We, Animals is an assemblage of vignettes comprised of observations and reflections of urgent ethical issues concerning our relationship to nonhuman-animals, human-animals and more broadly to Mother Earth. Its aims are to explore and expose our paradoxical relationship with nonhuman-animals, to explore the intersections of animal ethics and veganism with other forms of oppression and exploitation such as misogyny, sexism, racism and colonialism, and to draw parallels between the oppression of nonhuman- animals and human-animals.We, Animals deviates from standard animal ethics by exposing rampant and persistent institutionalized violence in our relations with nonhuman-animals through parallel stories of Nonhuman and Human-Animal oppressions.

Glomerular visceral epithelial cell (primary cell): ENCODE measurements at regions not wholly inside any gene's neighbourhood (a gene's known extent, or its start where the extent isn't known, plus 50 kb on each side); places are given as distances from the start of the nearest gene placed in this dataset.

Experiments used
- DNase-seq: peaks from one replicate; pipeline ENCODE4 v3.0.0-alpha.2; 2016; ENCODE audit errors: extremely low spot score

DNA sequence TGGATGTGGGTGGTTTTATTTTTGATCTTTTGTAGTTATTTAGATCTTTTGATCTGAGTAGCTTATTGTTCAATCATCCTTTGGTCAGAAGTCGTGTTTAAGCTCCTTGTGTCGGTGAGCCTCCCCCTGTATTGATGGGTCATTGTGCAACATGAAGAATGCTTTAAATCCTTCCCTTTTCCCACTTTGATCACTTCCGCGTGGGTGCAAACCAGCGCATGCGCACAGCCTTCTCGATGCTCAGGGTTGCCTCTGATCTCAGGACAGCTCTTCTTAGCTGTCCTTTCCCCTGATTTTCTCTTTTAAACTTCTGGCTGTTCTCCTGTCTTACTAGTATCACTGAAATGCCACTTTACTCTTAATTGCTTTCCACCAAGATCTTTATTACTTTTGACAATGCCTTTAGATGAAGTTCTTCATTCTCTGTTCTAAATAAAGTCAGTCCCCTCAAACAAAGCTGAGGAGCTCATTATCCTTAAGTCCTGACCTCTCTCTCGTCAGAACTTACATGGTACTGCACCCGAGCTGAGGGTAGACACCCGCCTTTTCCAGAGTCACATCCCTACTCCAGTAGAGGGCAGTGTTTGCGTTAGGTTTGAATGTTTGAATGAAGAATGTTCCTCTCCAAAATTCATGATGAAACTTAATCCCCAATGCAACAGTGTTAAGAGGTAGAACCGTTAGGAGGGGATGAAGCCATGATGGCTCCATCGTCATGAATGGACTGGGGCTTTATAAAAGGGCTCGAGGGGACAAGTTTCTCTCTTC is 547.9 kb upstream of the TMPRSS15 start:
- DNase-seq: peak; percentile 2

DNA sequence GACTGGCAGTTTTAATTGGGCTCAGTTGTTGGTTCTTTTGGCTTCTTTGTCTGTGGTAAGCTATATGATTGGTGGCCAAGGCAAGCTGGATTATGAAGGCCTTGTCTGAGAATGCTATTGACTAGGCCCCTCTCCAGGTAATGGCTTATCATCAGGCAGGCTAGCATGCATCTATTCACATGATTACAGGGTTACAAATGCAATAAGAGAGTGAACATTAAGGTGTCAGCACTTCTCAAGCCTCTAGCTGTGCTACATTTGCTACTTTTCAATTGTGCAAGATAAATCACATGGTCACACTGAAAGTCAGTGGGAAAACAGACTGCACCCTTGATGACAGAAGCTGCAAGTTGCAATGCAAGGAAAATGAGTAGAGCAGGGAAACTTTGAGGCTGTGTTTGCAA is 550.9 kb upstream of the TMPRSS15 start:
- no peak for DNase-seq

The first essay is a sustained reflection on and response to the question of why the notion of collectivism and collective coexistence has been so deeply entrenched in the Russian society and is still pervasive in today's Russia. It examines the development of ideas of collectivism and individualism, focusing on the cultural aspects based on the examples of selected works from Russian literature. It also searches for the answers in the philosophical works of Vladimir Solovyov, Nicolas Berdyaev and Vladimir Lossky. As well, it investigates historical concepts put forward by Nikolay Karamzin, Vasily Klyuchevsky, and Dmitry Likhachov, and the ideas found in literary works by Fyodor Dostoyevsky, Boris Pasternak, and Zakhar Prilepin. This essayilluminates several of the historical roots of the ideas of collectivism and individualism that may have influenced the writers. Special attention is paid to the historical development of folk culturein the Proto-Slavic society, the influences that the Russian Orthodoxy had as well as on the contradictory interaction between the modernizing proposals of Westernizers and the utopian collectivistic ideas of the Slavophiles in the XIX century Russia. The second extended essay examines one particular form of spiritual exercise that aims at creating contact between Orthodox Christians and an icon. The present study focuses on dogmatic and metaphysical aspects of this contact where the icon represents not just an object of religious worship but rather a tool or a portal enabling mental union with the divine. The essay pays special attention to the technical feature specific only to Byzantine and Russian icons: the reverse perspective that allows the viewer to reach a higher state of spiritual concentration.Another component of this essay is an attempt to look into the philosophical concepts of the sublime, the personality and the symbol, their interrelation, and the influence they had on the development of Medieval Russian iconography and church architecture. The essay illustrates the major differences between Western rational approach to pictorial art and that of Russian Orthodox iconography, the latter being an idealistic symbolic form of art subordinate to higher spiritual purposes.